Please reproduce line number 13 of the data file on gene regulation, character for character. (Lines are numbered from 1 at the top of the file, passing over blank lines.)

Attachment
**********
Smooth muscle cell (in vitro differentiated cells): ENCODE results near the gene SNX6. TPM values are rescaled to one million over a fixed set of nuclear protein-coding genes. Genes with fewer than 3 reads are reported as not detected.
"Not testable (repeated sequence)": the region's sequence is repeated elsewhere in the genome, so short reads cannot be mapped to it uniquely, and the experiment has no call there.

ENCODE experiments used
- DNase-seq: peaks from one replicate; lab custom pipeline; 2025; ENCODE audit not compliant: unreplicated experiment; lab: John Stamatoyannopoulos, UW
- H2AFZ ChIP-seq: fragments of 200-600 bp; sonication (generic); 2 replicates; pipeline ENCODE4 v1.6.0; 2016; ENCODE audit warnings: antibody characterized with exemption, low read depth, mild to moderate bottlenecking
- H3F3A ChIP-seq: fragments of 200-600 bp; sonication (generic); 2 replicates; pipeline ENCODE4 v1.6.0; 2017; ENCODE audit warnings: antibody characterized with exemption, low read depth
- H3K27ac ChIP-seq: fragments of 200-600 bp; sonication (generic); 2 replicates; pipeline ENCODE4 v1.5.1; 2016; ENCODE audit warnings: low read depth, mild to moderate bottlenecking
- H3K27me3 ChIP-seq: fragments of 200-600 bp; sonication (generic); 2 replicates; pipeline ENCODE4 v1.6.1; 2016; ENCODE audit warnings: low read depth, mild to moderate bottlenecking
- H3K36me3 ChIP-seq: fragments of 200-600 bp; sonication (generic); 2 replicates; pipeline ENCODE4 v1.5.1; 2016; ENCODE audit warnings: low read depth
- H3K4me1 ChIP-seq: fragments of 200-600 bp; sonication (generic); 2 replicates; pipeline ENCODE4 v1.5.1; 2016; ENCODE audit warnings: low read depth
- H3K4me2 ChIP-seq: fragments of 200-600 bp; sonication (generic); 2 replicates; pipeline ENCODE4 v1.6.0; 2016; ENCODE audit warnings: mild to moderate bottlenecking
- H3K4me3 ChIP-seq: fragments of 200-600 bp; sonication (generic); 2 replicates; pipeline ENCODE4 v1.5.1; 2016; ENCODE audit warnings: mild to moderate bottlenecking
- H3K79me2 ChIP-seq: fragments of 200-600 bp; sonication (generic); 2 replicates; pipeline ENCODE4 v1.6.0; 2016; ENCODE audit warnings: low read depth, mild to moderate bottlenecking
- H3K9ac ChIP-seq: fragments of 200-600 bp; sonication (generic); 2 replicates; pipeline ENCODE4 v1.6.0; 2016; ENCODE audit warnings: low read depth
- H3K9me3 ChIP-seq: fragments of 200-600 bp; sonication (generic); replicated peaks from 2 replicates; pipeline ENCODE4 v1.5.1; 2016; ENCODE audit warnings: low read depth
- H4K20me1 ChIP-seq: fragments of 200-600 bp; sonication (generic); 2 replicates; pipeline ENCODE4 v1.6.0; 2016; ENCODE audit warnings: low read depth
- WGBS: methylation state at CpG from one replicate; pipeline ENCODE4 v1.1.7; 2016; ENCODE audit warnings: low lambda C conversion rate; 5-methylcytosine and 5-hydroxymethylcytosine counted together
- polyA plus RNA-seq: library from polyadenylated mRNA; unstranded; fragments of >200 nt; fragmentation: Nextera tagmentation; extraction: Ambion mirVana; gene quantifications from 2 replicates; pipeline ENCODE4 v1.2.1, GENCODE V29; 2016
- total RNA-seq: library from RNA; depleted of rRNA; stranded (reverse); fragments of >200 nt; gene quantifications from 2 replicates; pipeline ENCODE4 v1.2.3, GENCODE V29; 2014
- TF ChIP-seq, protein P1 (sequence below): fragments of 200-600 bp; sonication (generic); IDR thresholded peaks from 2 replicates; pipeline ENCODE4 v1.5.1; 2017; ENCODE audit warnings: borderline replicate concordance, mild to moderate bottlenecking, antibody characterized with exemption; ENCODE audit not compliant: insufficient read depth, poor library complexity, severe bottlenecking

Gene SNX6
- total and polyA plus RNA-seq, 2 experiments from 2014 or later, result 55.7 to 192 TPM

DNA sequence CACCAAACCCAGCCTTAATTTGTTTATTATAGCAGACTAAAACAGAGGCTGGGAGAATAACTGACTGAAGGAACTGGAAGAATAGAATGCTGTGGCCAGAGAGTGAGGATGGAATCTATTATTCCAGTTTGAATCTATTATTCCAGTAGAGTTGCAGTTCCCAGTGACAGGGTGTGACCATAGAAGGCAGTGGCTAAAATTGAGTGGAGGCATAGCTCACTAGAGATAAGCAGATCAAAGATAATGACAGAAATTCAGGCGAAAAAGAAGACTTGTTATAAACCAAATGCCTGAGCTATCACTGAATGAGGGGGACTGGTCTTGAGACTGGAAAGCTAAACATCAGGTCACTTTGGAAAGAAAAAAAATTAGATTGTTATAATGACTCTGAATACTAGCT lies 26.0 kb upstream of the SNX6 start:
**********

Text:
- H3K79me2 ChIP-seq: fragments of 200-600 bp; sonication (generic); 2 replicates; pipeline ENCODE4 v1.6.0; 2016; ENCODE audit warnings: low read depth, mild to moderate bottlenecking